Providing in-home care for aging loved ones often seems like a good idea at first. After all, who better to provide care for them than someone who already cares about them? Plus, it’s believed to be more cost-effective (although that is often a myth). There are no pesky background checks to do on home health aides, no complicated insurance or tax issues. It appears to be the perfect solution.
Except when it isn’t. A number of problems can arise when a son or daughter provides in-home care to an aging parent or other relative. Read on to find out what they are.
When you’re helping an elderly parent with things like feeding, dressing, etc., it can lead to a strange feeling of role reversal. After all, these are things they were doing for you on a regular basis when you were small. It can be awkward, to say the least, when they’re switched around. And even though your loved one may need the help, that doesn’t mean they’re comfortable accepting it. Don’t be surprised if your mom or dad gets irritated when you have to do things for them. In their eyes, it’s just another reminder of the less-than-positive effects aging can bring.
Facing parental mortality
You may be used to thinking of your parent as strong, capable, and powerful figures. That’s why is can be disconcerting seeing them so powerless that they can’t even lift a fork or spoon to their mouths. Sometimes, you don’t realize how frail they actually are until you have to help them with such basic things.
Seeing parents in intimate situations, like bathing or toileting, can be embarrassing for both the child and the parent. It’s one thing to acknowledge that your parents have needs like everyone else; it’s quite another to have to tend to those needs up close and personal.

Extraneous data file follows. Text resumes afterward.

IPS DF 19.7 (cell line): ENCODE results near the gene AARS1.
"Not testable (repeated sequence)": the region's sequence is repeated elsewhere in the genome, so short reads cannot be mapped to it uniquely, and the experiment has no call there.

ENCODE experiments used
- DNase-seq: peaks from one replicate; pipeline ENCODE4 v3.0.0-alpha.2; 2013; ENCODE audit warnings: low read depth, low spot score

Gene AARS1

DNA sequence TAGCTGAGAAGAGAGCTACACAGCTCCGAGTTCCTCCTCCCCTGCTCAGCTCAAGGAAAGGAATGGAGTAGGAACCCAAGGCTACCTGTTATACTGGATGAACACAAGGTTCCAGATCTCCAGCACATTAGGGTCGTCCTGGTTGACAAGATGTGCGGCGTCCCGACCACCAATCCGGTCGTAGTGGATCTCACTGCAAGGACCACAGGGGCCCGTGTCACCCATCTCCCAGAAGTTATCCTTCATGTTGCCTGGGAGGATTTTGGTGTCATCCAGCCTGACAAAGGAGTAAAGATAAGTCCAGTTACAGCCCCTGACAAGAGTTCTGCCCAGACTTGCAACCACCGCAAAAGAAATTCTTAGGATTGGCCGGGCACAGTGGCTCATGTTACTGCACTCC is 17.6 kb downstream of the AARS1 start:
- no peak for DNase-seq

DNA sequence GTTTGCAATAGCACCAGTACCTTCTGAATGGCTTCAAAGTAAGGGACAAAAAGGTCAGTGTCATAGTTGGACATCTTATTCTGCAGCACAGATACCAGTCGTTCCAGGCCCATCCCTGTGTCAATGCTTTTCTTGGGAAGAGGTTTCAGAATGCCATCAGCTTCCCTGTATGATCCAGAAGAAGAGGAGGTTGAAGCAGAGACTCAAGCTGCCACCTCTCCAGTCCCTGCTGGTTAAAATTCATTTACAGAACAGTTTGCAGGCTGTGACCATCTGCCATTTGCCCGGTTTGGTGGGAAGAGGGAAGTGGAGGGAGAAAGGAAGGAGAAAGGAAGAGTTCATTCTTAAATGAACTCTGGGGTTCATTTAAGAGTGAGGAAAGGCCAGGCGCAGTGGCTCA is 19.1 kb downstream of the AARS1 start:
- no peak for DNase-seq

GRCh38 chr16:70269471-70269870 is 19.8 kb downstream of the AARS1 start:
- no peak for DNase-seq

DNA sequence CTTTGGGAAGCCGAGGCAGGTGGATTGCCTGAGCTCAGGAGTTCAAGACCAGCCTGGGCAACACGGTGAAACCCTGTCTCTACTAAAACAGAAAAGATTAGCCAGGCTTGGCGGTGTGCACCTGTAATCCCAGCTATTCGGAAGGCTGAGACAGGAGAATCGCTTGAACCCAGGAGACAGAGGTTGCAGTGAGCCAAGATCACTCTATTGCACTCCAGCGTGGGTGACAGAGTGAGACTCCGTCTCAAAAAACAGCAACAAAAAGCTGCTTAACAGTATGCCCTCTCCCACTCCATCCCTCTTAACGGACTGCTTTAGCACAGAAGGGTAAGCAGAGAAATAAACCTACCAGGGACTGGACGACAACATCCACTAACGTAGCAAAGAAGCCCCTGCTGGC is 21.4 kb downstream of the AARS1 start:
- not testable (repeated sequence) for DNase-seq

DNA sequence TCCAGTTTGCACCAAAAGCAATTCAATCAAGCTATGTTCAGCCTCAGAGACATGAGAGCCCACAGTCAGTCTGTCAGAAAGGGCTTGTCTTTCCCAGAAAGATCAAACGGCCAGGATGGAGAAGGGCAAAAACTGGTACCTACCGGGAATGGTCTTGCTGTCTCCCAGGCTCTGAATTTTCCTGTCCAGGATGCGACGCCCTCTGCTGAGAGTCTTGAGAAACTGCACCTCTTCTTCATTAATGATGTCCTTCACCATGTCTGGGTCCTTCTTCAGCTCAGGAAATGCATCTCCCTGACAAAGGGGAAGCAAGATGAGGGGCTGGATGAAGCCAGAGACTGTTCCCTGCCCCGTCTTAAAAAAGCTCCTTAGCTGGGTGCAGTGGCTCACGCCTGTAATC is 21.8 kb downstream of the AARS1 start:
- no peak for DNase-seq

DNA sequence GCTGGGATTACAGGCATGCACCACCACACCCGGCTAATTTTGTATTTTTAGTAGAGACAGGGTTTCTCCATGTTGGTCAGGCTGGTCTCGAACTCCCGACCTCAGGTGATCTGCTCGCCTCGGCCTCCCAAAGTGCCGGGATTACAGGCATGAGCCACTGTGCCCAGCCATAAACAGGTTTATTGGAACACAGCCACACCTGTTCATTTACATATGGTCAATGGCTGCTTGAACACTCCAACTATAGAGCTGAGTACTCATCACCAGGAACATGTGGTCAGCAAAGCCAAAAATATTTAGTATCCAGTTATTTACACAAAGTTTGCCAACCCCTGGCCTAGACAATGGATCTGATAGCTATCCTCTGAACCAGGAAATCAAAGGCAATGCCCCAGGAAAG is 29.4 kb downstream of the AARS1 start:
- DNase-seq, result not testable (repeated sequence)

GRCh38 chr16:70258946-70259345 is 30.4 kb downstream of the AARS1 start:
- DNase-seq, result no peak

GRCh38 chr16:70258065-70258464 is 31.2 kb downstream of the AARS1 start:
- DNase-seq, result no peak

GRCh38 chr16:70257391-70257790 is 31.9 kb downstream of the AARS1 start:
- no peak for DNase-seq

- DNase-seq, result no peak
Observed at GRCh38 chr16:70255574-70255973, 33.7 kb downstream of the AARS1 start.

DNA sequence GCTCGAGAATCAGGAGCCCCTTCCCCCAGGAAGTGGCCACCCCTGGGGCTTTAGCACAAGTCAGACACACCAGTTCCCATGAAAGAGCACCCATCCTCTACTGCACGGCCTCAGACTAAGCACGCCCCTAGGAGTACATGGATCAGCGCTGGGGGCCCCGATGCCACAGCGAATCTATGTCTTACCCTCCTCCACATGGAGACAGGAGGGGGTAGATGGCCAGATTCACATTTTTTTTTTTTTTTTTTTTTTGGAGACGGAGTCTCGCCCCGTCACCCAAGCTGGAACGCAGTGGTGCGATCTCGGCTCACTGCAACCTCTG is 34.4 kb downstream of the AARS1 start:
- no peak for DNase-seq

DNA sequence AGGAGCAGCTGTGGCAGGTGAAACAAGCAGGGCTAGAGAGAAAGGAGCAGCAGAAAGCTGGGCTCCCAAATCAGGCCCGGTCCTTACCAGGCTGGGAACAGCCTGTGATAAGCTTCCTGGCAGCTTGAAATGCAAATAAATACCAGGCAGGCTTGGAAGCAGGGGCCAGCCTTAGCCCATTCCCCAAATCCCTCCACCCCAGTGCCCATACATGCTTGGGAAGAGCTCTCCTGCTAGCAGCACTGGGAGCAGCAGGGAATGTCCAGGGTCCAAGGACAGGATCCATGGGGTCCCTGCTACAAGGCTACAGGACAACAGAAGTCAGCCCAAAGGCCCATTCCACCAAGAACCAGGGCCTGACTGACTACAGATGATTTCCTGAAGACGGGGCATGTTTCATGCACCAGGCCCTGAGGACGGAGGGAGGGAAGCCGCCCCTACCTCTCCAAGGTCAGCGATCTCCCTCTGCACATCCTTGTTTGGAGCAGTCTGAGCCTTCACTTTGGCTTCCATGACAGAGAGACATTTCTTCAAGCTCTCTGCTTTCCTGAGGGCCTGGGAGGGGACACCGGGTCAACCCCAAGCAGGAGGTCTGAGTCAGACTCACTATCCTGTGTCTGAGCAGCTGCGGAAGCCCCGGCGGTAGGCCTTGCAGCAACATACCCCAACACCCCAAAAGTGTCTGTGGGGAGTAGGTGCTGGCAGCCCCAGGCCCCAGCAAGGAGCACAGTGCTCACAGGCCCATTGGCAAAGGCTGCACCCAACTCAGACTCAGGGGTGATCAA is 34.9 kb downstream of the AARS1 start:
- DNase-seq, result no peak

Unfortunately, no matter how much you care about your elderly loved one, it is simply not a substitute for medical training. If you’re not an expert on how to provide home care, administer injections, clean wounds, or similar tasks, your loved one may be at risk.
When nearly every moment with your loved one revolves around home care, it can create tension between you two. Your primary roles of loving parent and child are superseded by new identities as caretaker and patient. Such stress can even be a factor in a senior’s declining health.
Recipe for stress
When caregiving is provided on a constant basis, it can create a great deal of stress for the caregiver. There are only so many hours in the day, so you may find yourself helping out your mom or dad at the expense of your own health, well-being, free time, family, job, and more.
Consider in-home care by a professional
As you can see, when a close family member provides in-home care, the arrangement often leaves a lot to be desired. At present, you may be doing it to save money, or because you fear your loved one will receive poor care in the hands of a “stranger.” Unfortunately, such good intentions may backfire, and lead to a more unfortunate outcome than if you’d just gone to a professional at the outset.
Professional in-home care is frequently one of the most cost-effective options for seniors – and one that can keep them in their homes in the long-term. In addition, a quality agency will take care of tasks such as screening, background checks, insurance, bonding, taxes, and similar issues. This greatly increases the likelihood that your loved one will receive the best care possible by trusted experts.
Consider skilled in-home care to preserve your loved one’s dignity and autonomy. It will also mean a lot less stress for you, with more time to spend on your own needs and goals. Finally, it may preserve the special relationship you have with your parent – one that is based on mutual love and affection, and not just caregiving roles.
If you are unsure of how to best help an aging loved one, the trained and compassionate staff at the Institute on Aging is here to help you make that decision and gain the best in at-home senior care. Contact us to find out more.